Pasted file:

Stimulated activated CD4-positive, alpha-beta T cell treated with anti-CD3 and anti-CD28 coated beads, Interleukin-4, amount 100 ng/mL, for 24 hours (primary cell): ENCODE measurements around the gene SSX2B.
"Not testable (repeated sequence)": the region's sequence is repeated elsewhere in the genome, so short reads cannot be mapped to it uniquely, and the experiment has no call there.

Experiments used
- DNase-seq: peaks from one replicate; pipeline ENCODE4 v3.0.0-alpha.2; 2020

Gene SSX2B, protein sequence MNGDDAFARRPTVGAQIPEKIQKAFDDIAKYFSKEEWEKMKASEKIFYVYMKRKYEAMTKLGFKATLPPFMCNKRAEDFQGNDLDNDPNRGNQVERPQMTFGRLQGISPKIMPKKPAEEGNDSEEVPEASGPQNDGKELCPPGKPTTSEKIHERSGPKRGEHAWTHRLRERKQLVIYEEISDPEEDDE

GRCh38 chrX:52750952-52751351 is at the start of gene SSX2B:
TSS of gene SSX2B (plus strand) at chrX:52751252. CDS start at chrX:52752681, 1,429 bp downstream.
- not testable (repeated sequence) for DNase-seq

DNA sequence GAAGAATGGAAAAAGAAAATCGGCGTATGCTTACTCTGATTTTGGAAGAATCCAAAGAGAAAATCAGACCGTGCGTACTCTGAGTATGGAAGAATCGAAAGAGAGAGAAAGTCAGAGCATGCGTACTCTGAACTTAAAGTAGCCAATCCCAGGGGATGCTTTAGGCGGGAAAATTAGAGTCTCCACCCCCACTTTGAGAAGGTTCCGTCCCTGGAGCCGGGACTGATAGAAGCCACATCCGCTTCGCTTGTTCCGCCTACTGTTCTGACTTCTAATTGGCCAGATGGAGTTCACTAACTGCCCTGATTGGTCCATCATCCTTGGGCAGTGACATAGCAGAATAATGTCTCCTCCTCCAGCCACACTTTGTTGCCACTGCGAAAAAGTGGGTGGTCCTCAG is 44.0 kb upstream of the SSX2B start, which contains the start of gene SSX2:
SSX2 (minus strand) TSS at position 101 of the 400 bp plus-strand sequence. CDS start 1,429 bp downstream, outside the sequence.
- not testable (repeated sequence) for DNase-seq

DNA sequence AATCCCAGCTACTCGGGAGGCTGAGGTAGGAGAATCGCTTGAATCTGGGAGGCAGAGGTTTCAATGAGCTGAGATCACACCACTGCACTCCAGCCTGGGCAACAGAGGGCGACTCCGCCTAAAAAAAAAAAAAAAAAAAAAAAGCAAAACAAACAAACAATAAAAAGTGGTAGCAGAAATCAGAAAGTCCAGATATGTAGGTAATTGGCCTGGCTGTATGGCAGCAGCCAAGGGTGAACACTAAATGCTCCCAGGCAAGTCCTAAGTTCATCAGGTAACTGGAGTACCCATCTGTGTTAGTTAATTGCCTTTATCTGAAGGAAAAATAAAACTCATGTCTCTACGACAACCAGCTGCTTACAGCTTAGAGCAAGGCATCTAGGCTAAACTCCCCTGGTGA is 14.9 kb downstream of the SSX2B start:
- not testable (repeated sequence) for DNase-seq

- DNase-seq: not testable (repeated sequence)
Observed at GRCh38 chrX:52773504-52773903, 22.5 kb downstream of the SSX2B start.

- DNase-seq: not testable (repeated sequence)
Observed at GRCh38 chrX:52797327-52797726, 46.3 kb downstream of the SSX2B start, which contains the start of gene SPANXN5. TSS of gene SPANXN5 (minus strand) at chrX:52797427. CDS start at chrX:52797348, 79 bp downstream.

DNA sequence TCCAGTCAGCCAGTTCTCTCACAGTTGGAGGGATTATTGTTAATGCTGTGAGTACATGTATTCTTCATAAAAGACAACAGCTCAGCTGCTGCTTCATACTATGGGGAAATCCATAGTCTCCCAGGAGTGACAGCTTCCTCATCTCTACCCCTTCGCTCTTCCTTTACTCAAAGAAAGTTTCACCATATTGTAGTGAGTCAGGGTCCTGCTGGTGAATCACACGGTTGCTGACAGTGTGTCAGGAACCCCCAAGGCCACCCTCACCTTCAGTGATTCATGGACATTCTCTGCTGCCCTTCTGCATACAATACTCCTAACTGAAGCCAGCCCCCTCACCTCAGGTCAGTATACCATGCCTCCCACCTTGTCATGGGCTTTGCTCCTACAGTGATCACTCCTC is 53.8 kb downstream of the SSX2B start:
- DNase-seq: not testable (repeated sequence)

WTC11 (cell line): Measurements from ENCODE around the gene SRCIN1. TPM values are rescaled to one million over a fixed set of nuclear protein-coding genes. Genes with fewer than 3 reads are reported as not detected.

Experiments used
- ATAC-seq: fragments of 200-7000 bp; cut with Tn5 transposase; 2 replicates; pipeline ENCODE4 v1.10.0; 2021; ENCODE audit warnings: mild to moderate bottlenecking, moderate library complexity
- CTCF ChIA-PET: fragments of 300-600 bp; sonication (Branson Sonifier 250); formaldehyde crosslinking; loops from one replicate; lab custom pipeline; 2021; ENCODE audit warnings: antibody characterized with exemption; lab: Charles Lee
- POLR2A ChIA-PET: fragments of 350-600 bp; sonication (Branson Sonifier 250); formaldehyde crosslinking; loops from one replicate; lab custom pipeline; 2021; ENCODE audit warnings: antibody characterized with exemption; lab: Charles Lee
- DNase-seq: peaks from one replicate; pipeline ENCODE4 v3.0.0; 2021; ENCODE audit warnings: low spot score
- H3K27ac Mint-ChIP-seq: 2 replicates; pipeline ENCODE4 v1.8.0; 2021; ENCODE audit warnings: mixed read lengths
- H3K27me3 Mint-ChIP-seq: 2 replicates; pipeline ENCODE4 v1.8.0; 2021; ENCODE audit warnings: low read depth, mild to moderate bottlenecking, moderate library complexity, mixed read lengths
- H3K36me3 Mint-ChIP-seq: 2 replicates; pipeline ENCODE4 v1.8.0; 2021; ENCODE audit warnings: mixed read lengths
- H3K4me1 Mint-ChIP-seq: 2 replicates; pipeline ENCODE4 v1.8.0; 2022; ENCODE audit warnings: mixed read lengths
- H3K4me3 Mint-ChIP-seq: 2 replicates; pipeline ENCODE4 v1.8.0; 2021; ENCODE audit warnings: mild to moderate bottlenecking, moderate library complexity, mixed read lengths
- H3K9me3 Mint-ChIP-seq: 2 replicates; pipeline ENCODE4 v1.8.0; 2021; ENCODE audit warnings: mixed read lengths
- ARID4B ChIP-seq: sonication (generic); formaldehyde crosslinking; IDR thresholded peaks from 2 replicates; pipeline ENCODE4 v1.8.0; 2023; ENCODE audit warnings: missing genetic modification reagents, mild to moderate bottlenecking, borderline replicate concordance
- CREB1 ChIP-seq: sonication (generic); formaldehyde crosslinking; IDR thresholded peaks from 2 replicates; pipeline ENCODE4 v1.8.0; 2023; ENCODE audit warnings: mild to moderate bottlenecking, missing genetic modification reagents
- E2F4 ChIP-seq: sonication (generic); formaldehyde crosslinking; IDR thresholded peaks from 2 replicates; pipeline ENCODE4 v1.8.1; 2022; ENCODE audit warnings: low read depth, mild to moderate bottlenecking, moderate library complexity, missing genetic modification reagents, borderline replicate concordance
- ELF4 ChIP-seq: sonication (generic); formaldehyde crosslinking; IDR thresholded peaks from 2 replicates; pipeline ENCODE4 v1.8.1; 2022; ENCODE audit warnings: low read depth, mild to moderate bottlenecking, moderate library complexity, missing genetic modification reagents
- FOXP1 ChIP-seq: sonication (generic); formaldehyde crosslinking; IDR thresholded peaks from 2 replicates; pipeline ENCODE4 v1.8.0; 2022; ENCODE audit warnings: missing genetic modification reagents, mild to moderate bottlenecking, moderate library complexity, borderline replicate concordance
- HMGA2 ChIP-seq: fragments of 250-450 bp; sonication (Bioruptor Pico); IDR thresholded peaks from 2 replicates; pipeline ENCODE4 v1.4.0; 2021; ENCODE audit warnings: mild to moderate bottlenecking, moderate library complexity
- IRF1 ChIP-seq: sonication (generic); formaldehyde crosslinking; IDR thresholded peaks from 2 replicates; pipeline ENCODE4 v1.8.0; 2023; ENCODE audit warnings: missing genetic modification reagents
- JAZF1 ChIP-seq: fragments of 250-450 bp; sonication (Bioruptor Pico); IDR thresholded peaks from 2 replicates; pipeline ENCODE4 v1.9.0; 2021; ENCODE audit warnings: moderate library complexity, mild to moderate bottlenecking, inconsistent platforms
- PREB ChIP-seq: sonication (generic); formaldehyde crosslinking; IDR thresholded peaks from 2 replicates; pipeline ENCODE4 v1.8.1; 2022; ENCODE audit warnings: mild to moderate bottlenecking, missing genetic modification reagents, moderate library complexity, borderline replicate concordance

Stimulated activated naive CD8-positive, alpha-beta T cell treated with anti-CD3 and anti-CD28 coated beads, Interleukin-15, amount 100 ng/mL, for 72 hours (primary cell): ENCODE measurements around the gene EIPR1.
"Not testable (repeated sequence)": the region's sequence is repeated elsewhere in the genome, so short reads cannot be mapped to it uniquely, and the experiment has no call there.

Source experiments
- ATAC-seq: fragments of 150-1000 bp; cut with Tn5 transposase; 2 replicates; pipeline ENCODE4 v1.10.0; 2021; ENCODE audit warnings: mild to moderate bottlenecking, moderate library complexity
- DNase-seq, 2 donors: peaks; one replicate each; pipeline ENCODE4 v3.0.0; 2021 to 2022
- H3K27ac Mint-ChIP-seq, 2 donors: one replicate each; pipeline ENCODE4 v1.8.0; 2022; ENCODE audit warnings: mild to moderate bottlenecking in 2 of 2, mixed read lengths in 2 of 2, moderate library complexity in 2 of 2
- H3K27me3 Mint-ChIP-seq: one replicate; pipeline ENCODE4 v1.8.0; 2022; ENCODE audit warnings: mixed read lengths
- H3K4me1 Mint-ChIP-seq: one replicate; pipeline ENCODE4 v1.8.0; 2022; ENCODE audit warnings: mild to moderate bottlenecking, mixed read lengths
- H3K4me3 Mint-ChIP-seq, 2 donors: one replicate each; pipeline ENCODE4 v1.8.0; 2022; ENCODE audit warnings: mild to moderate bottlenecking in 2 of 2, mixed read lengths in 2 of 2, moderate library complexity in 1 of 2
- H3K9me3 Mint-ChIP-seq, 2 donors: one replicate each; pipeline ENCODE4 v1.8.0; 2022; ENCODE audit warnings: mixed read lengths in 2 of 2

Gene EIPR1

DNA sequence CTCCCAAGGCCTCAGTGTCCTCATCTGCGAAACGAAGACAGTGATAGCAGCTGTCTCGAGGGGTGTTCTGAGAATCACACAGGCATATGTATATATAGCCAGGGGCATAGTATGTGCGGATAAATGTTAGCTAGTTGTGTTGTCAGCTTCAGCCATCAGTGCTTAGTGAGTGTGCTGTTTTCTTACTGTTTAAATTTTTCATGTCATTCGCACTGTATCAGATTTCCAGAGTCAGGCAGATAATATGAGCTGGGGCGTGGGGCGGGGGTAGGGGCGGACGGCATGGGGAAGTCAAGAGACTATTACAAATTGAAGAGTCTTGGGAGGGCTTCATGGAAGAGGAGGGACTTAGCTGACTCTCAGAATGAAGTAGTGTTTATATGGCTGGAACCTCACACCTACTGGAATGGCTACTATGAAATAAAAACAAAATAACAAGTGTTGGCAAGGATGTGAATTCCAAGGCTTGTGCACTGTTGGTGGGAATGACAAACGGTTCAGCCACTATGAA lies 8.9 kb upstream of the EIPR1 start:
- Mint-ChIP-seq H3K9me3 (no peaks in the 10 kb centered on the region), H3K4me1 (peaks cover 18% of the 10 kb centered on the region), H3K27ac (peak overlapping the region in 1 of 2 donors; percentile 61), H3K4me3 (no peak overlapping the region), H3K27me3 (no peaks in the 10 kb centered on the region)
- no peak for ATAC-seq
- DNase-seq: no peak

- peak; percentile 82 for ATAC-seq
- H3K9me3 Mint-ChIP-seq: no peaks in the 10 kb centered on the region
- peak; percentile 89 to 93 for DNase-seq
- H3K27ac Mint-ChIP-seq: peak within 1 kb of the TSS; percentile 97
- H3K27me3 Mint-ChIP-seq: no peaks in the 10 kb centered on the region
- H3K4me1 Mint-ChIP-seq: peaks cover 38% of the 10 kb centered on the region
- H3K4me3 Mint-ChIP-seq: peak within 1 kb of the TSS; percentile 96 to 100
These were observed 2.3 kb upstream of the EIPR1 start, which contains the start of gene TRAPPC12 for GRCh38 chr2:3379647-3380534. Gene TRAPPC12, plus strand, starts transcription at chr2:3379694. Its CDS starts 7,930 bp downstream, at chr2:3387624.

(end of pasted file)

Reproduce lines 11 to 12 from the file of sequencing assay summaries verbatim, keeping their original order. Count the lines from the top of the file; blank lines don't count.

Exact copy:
- not testable (repeated sequence) for DNase-seq

DNA sequence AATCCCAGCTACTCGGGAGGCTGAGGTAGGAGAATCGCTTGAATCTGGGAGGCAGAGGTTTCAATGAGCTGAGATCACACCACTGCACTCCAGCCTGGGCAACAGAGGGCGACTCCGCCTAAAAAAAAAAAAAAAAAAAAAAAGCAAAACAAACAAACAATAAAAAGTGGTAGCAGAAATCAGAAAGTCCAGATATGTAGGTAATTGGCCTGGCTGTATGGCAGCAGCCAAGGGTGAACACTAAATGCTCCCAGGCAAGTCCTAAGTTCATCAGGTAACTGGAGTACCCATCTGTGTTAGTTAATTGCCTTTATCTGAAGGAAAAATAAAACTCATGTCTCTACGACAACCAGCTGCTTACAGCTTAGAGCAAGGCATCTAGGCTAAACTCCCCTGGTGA is 14.9 kb downstream of the SSX2B start: